USAID to Participate in Girls’ Education Forum
Thursday, July 7, 2016
USAID Press Office
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WASHINGTON, D.C. – Today at the Girls’ Education Forum in London, the U.S. Agency for International Development (USAID) announced a commitment of $25 million through Let Girls Learn to help sustain a teacher apprenticeship program in Afghanistan for adolescent girls, as part of a new partnership with the United Kingdom’s Department for International Development (DFID) Girls Education Challenge (GEC).
http://hiperduct.ac.uk/top-personal-essay-writers-service-for-university Afghanistan suffers from a dearth of qualified female teachers. Adolescent girls in Afghanistan are often only able to receive an education from female teachers, due to persisting cultural norms. USAID’s contribution will help to establish a teacher apprenticeship program for adolescent girls in grades 9-12. The program will enable students to utilize their newly learned skills to move directly into careers as teachers, and educate the next generation of Afghan girls.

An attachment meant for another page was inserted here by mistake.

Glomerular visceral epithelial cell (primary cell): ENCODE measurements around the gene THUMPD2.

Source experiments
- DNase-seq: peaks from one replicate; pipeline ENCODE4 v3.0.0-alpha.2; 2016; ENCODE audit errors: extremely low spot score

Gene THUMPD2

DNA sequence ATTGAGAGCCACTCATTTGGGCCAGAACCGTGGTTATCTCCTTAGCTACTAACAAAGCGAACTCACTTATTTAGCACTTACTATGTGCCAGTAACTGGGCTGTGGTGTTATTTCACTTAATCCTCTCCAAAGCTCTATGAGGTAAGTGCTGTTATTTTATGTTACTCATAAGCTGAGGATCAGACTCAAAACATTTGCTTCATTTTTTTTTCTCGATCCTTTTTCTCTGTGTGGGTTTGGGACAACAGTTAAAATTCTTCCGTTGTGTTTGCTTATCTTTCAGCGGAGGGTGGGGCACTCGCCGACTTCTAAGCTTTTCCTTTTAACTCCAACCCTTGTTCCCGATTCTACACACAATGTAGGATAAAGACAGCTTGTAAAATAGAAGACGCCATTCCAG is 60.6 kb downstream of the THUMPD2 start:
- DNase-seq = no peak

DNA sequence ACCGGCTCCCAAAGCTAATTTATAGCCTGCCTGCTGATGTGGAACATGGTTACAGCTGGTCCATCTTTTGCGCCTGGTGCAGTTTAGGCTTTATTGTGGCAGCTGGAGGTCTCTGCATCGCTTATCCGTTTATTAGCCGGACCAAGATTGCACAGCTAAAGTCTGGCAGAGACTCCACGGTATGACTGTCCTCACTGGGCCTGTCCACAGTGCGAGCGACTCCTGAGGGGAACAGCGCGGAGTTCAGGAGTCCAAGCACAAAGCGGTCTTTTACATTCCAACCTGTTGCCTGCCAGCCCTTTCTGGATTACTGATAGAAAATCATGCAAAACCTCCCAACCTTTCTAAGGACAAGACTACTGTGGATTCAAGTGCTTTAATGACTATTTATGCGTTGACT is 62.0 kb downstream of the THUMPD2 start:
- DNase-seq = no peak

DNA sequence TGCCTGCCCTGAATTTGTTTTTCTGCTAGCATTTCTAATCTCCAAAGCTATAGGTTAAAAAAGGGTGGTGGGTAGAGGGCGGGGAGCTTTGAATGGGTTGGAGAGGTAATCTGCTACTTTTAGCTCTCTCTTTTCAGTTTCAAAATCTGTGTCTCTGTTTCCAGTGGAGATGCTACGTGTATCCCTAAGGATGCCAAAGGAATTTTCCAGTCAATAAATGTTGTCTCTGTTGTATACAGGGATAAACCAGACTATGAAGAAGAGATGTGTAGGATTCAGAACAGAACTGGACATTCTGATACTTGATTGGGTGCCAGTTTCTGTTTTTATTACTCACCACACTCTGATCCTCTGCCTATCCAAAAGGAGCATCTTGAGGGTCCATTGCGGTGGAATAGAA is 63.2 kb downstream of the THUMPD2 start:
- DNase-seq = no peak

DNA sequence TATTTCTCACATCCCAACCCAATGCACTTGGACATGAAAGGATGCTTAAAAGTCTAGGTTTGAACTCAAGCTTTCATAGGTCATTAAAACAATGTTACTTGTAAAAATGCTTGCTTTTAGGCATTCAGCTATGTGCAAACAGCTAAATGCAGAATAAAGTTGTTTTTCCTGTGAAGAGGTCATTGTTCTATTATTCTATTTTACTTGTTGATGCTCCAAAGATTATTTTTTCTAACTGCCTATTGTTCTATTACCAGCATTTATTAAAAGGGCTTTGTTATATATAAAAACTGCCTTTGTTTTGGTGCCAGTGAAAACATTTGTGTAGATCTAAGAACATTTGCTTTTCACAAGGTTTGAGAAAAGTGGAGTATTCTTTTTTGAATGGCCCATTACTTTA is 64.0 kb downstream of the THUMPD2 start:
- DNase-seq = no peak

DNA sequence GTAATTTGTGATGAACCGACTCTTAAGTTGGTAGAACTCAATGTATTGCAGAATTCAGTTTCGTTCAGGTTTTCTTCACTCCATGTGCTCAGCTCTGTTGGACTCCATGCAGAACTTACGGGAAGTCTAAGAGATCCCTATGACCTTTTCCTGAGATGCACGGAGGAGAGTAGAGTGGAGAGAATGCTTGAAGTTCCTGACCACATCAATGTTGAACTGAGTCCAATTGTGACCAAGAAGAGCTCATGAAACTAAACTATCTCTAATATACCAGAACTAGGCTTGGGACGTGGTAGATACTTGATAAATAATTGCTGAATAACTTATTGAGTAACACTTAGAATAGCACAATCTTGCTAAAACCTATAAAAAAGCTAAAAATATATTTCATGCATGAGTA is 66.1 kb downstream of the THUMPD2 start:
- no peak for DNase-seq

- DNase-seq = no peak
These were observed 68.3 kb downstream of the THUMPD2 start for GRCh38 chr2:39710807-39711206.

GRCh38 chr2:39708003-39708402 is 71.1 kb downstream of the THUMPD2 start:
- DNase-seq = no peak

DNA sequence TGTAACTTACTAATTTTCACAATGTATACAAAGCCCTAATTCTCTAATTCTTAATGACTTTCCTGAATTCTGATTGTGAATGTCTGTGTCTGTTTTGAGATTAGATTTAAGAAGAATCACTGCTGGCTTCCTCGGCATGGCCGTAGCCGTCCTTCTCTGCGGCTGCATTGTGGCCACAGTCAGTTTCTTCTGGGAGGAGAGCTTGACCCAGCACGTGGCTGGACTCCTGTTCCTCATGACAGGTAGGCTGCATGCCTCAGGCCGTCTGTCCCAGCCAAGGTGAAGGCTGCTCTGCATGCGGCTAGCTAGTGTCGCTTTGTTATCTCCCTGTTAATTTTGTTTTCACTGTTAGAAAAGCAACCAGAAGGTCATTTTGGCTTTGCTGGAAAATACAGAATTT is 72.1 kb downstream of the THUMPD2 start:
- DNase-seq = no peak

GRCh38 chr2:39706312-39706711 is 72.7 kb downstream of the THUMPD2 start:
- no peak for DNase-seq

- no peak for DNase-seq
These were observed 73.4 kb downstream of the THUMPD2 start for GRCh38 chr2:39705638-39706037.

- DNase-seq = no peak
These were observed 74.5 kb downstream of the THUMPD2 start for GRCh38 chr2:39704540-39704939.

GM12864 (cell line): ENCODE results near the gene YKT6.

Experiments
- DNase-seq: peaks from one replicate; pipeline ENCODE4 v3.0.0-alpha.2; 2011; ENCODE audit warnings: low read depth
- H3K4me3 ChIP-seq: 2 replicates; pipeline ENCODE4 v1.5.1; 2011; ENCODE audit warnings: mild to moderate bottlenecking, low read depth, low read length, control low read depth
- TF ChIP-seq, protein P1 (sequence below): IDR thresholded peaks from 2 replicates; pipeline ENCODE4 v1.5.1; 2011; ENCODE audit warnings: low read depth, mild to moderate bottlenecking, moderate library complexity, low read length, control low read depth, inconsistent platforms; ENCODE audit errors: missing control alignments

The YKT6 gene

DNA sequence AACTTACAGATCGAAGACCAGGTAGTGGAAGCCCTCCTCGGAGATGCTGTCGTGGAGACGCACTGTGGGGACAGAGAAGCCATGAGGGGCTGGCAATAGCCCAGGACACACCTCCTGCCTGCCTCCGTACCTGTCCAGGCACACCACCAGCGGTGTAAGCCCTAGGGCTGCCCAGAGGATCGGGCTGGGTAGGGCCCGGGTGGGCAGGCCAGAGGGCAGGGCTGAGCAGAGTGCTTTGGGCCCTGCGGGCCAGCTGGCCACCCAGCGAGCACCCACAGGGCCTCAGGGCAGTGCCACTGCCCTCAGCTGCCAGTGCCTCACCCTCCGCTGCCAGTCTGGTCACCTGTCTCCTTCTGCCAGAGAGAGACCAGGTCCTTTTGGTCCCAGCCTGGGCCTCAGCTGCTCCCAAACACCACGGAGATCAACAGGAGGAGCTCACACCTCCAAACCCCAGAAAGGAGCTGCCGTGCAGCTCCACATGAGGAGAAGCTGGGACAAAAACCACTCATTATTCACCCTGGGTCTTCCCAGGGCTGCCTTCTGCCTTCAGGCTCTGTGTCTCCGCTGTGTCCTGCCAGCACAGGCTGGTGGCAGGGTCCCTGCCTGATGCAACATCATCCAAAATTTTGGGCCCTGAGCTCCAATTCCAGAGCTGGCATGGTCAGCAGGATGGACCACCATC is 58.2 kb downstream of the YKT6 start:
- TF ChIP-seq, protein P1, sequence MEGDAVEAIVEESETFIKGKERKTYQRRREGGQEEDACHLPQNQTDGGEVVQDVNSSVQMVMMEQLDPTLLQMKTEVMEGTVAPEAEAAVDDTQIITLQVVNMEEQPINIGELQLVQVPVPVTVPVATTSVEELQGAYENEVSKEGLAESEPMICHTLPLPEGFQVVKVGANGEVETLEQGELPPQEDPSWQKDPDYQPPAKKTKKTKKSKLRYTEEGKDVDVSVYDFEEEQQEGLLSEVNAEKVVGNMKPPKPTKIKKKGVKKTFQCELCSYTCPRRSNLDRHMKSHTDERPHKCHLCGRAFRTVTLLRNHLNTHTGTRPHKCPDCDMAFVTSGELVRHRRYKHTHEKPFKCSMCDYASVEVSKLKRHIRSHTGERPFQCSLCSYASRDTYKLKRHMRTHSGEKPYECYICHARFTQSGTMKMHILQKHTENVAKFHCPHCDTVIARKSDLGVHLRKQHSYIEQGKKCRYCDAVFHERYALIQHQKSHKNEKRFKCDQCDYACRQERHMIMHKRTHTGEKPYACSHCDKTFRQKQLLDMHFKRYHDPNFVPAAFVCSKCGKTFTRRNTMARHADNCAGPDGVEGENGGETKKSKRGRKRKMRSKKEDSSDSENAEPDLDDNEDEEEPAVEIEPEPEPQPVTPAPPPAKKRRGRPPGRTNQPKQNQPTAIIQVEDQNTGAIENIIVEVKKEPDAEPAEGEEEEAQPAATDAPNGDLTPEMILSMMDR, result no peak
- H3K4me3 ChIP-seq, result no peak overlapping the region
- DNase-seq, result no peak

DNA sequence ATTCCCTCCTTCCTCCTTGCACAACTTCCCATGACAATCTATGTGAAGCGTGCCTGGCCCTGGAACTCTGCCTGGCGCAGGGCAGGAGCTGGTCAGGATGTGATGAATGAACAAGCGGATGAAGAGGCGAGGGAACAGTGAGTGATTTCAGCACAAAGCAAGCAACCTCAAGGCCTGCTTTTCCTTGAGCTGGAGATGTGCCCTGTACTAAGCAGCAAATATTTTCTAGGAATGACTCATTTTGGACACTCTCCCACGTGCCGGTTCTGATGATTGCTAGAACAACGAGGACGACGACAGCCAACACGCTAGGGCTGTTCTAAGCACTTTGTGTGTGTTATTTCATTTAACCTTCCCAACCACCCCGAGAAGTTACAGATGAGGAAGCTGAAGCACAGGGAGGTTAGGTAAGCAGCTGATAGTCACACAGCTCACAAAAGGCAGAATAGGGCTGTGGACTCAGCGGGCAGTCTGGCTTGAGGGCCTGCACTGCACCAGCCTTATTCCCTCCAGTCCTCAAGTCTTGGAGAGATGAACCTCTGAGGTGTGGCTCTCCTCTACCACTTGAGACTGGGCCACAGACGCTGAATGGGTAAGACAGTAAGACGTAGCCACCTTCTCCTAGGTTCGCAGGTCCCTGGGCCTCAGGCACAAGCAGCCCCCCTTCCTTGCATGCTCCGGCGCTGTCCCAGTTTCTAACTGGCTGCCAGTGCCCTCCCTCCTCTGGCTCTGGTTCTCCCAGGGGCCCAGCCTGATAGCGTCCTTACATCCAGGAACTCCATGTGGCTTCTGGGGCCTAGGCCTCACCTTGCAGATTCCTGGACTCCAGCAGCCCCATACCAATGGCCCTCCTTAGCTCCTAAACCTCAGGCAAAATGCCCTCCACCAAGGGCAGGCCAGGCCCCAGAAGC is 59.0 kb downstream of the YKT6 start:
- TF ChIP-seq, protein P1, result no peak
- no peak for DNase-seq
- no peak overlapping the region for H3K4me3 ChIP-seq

“Today, we are reaffirming our commitment to ensure adolescent girls across Afghanistan have access to the knowledge and skills they need to build a better future for themselves and for their country,” said USAID Assistant to the Administrator Larry Sampler.
“Education doesn’t just shape individuals, it shapes countries – but right now too many young girls are deprived of an education simply because of their gender,” said UK International Development Secretary Justine Greening. “That’s why we will work with USAID to help teenage girls in Afghanistan train as teachers. This will both give them the vocational education they need to get a stable job as well as boost the number of female teachers, encouraging more girls to stay in school.”
Let Girls Learn is a U.S. Government initiative that brings together the U.S. Department of State, USAID, the Millennium Challenge Corporation, and the Peace Corps, and is intended to help adolescent girls access a quality education by addressing the range of barriers that often prevent girls from enrolling and staying in school, including lack of schools, gender-based violence, and early marriage.